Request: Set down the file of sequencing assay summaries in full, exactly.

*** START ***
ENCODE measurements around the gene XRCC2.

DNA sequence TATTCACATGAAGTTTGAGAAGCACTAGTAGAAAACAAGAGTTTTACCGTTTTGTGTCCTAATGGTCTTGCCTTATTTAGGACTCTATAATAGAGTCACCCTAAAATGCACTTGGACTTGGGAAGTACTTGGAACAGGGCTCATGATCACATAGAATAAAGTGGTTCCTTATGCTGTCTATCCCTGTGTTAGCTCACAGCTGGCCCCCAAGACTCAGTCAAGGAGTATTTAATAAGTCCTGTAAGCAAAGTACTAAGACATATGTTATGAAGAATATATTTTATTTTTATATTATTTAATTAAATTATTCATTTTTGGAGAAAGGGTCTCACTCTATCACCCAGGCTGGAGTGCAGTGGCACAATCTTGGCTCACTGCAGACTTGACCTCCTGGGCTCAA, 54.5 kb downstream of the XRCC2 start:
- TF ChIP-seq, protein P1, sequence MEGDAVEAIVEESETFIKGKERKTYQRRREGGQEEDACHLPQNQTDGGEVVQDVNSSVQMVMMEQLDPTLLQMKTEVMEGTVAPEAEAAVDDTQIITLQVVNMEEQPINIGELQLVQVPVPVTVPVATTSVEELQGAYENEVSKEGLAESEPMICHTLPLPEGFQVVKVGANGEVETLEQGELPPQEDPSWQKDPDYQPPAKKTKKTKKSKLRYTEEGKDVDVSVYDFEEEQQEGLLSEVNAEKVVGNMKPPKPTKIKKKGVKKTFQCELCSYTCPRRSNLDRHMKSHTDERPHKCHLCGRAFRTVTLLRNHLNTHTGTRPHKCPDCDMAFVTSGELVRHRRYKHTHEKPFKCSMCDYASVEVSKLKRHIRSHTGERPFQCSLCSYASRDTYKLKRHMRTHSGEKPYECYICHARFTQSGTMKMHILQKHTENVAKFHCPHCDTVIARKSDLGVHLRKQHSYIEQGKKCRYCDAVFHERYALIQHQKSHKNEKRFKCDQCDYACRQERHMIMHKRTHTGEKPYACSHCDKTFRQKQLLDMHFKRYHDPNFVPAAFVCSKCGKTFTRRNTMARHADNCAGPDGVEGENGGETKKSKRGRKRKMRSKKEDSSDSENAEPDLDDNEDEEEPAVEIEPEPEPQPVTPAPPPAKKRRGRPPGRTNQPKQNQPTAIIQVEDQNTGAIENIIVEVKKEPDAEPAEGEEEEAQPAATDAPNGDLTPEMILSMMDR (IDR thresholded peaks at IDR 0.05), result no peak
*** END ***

ENCODE measurements around the gene XRCC2.

DNA sequence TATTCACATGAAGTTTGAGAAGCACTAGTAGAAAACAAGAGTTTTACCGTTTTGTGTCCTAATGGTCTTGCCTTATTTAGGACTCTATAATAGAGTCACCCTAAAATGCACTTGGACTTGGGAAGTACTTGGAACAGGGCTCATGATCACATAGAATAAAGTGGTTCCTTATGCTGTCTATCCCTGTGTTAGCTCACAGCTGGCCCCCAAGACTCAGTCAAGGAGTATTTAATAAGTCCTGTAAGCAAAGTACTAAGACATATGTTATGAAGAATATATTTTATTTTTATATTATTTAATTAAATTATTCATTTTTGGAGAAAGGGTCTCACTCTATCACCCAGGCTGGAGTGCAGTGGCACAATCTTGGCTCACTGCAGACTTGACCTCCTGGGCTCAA, 54.5 kb downstream of the XRCC2 start:
- TF ChIP-seq, protein P1, sequence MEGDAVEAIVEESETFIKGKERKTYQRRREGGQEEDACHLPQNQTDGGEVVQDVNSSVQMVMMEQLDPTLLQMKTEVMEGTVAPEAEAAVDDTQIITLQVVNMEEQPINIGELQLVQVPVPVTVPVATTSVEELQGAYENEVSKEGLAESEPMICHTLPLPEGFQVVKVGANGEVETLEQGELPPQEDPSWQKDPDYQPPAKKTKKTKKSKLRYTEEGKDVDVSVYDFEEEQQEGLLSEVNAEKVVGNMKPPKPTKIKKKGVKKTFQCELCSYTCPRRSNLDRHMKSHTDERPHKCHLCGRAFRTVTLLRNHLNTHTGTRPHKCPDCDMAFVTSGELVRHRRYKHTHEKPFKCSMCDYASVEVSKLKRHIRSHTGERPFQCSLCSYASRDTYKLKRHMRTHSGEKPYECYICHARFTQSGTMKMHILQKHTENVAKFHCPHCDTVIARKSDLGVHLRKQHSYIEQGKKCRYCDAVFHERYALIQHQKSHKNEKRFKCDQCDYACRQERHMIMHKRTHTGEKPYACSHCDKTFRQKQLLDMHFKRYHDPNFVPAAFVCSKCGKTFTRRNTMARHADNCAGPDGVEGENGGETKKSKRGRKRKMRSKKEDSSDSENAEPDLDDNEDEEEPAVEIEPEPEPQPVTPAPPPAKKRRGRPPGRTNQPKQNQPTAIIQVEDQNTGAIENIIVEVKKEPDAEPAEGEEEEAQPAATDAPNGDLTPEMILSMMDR (IDR thresholded peaks at IDR 0.05), result no peak